7 Days to a Game ~ Day 4! Testing / Bugs / Variables
Today was a bit of a productive day but I didn’t make much progress that would look very cool. Sometimes you need to learn new skills and screw around behind the scenes. As mentioned previous we want to have Happy shrinking when you slap him. It’s cold and this is just something that happens – don’t laugh.
I’ve also been playing around with character speeds and I – think – that I’ve hit where I want to be. To put things in simple terms I’m having him moving at a speed of 6. I believe that is how many pixels per second that the object moves. I am going to take a moment to double check that information but for you this will be instant!
I was unable to verify but let it be known that 1 is “very slow” and 10 is “screen tearing nausea inducing madness!” This is why I chose 6 because its nice and fast but not fast enough that it will cause you to hurl as 10 nearly has done me.
We ended the post yesterday on objects and events. Since Happy is the protagonist we were naturally going over his events. I’m going to cover some of the highlights of the project as far as happy is concerned and the plans for tomorrow! As always I’ll have an “updated” version of the game at the end of this post. The differences are pretty simple. He now slows down by about 1% when you touch him and he speeds up by about 2% every few seconds and whenever he hits a wall. He also shrinks by 1% anytime you click on him with a minimum size of 90% smaller than his original girth.
You’ll notice that the image has slightly changed from yesterday! We have a new friend floating around in game maker. “Execute a piece of code”.
Oh shit homey…I think he’s doing raw code.
Hide the gin and juice!
Damn straight. I was becoming greatly annoyed by a few problems and decided to dive into the world of hard coding. You might be wondering what deep dark secrets lie within that file.
Just what kind of super awesome amazing secrets lurk!
Could my world change!? Has he generated the text to end nations and cull all life?!
Well I don’t know for sure? But probably not.
This simple line of code could actually be on a single line but I realized I could improve my productivity by spreading it across 3 lines. That’s KR Game development in action people! I learn from the best.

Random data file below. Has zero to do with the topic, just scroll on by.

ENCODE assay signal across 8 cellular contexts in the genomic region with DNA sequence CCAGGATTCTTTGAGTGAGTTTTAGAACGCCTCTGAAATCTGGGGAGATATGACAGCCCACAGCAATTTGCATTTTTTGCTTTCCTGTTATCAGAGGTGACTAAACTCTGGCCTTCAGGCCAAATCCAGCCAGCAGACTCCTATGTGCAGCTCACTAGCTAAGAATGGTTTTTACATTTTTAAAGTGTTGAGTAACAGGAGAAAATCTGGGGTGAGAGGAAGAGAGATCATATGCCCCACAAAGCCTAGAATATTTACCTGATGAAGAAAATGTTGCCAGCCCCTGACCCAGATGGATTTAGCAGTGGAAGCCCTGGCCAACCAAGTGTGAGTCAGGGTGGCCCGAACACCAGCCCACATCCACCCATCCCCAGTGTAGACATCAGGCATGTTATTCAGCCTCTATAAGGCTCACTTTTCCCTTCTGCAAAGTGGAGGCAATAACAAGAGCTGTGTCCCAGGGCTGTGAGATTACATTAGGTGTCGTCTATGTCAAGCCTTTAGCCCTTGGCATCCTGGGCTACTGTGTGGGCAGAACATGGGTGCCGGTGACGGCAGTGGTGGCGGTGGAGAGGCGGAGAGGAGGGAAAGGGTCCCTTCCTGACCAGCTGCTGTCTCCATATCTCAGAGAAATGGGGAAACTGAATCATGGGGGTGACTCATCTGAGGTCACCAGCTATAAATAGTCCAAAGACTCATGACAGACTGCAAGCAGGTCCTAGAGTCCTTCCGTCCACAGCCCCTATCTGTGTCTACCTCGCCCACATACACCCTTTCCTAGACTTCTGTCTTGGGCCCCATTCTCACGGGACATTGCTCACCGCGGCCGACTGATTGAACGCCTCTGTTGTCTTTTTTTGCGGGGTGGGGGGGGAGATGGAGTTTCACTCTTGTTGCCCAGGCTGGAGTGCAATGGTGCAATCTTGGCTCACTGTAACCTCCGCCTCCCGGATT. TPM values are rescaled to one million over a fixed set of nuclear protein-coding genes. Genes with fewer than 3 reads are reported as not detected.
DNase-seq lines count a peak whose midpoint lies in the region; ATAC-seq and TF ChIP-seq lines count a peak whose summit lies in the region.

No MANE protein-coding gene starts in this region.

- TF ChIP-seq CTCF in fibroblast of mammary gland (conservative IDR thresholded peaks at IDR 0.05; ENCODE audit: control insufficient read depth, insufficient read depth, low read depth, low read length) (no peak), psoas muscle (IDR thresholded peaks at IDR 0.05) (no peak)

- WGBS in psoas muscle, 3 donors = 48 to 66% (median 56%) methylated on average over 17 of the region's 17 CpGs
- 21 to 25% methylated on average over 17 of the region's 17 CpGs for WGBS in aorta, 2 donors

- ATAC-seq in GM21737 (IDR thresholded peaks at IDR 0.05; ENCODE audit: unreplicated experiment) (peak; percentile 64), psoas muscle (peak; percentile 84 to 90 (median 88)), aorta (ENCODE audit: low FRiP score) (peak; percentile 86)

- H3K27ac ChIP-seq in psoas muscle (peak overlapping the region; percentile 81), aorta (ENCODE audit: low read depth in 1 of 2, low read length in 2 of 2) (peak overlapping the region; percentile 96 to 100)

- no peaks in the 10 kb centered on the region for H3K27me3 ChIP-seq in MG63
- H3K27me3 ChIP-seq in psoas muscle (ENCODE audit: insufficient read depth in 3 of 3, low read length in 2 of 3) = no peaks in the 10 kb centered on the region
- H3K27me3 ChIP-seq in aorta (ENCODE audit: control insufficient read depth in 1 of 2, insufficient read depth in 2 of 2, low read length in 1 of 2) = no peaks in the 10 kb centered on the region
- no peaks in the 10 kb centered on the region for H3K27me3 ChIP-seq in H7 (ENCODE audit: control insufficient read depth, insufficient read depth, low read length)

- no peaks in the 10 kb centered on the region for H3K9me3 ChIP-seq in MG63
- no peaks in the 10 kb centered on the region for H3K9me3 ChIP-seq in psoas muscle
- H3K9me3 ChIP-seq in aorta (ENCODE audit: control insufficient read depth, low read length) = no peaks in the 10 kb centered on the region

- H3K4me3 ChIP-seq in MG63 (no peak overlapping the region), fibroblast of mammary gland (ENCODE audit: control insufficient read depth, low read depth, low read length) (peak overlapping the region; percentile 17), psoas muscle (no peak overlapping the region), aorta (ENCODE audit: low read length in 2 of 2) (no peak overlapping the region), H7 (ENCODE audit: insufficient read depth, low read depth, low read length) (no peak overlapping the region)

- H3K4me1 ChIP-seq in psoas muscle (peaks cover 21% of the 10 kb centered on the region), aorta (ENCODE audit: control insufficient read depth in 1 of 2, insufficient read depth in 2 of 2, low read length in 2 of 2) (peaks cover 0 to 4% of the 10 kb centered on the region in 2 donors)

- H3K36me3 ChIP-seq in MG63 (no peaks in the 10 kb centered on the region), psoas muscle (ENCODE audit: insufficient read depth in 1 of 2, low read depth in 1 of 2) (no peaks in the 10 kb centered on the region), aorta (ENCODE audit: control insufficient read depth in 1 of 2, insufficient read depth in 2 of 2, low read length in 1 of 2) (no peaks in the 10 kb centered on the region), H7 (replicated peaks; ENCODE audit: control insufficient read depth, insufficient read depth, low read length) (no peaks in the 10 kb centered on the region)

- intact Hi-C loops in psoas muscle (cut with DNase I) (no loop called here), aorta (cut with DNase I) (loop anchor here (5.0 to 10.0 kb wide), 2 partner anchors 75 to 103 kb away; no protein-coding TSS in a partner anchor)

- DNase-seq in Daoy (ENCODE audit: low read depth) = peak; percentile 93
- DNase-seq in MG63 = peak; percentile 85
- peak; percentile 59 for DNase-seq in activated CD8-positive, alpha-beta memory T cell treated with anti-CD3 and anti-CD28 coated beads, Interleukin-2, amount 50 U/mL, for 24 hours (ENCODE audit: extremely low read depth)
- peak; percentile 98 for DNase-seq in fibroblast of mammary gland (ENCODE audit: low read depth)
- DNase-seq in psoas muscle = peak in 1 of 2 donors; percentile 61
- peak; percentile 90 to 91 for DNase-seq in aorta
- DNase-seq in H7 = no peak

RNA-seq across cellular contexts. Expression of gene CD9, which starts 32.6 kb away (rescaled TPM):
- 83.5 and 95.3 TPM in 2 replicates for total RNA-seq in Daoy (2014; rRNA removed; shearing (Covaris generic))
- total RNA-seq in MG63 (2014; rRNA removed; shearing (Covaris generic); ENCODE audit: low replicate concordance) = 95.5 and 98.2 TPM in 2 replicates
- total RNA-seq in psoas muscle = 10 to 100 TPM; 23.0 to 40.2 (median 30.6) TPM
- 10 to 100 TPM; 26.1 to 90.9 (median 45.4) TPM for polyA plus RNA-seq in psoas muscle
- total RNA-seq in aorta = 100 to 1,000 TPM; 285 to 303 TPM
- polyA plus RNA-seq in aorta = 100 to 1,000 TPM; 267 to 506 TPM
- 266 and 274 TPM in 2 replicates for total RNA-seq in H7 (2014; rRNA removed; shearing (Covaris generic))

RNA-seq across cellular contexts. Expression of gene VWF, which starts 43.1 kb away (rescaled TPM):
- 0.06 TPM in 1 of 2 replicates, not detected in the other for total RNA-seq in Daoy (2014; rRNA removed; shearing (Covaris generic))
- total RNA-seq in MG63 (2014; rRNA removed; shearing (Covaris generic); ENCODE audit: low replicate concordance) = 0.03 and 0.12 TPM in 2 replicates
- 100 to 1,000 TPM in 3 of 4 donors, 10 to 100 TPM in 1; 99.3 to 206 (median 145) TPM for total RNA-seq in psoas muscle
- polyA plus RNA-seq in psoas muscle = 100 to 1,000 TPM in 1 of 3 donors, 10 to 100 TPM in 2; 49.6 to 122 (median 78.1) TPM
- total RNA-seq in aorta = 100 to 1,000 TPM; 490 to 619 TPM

We are setting the trait “speed” for the object of happyhappy to 6 as mentioned earlier in this news post. You can make up your own variables (which I will have to do soon) but this is not one of those cases. When making global variables I believe the only change is you replace the prefix target with global. So it would say global.speed=6;. But I’m probably talking out my ass so take that with a grain of salt until I prove it in action.
The next line of code to run during the “Create” event is an Alarm. I’m going to explain alarms to you now better than any guide I was able to find through Google.
You already know what the Applies to section relates to because you are awesome and read my post yesterday (links at the bottom of this post).
The number of steps is just how many frames you want this alarm to take. Think of it like a bomb clock. You are setting the timer and it starts ticking back from whatever you’ve entered. But don’t forget some simple math! The amount of seconds in a step is equal to the frames per second in your game! A 30 FPS game covers 30 steps every single second.
So how long is 120? Did you say – you did! 4 seconds! You got that without any coaxing from me. So damn proud. You are going places.
in alarm no simply means “which of our allowed alarm instances do you want this timer to be set?” In scripting the first value is often 0 instead of 1 (although to be fair rulers and the number line both start at 0) so we’ve chosen Alarm 0. It will be coming back in a few minutes for me and a matter of seconds for you. [Relative has no point in the first alarm for reasons stated yesterday.]
This looks familiar but confusing too! What’s going on there?! No…not there. You see it right? What is that damn madness?!
If you recall we set a variable in the create action of Happy. It set “obj_happyhappy.speed” to “6”. So now the game is asking us what speed we want and we are responding – Bro, look. We said 6. Don’t make this weird.
You are probably asking yourself why I didn’t just put 6 there and make this easier. Keep those panties loose [or don’t I won’t fight you.] because we’ll be getting to that in a bit!
Also make note that we are no longer using “relative” speeds because we’ve taken this function by the balls and it is our pet now. We no longer suffer under its totalitarian madness and it will never again tell us that we don’t look fabulous in topaz. It brings out my eyes.